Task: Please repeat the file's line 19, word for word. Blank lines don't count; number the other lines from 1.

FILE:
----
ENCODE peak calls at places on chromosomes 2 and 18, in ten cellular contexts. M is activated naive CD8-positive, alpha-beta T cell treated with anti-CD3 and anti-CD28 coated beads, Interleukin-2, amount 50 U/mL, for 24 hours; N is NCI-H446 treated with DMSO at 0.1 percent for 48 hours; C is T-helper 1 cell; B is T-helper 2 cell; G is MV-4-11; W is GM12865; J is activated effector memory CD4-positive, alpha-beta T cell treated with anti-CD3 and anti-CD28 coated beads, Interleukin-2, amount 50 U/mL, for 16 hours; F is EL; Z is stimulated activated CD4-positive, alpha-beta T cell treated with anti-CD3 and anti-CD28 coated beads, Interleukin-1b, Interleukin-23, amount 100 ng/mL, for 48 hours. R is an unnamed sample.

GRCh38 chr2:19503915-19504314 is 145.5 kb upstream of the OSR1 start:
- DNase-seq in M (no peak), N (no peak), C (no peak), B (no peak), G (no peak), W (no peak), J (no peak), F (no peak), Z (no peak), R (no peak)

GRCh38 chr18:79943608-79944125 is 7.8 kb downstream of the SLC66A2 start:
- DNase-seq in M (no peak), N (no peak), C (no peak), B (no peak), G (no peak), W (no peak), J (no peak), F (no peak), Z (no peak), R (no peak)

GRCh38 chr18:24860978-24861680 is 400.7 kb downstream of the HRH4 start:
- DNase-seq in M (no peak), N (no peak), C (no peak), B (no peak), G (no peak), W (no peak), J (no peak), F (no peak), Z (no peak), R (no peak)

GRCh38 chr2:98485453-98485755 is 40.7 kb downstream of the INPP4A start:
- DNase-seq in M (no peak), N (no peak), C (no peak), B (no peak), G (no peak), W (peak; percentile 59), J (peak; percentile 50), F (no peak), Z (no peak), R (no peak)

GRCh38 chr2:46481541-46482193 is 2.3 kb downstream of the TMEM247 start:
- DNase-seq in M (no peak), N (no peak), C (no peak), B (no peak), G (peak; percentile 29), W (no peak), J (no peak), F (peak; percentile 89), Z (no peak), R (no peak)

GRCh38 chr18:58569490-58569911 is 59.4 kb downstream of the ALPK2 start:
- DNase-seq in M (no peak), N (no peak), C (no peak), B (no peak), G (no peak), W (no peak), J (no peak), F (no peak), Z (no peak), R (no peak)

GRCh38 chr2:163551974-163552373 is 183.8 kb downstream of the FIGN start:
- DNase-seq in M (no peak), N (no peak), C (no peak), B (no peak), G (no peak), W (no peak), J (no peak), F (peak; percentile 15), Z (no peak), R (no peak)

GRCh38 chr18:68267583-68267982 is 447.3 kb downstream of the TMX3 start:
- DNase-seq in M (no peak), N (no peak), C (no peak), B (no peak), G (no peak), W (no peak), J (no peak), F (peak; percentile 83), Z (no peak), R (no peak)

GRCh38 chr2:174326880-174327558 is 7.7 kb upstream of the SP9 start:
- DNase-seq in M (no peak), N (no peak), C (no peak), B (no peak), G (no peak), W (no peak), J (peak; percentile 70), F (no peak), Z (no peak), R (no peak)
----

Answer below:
- DNase-seq in M (no peak), N (no peak), C (no peak), B (no peak), G (no peak), W (no peak), J (peak; percentile 70), F (no peak), Z (no peak), R (no peak)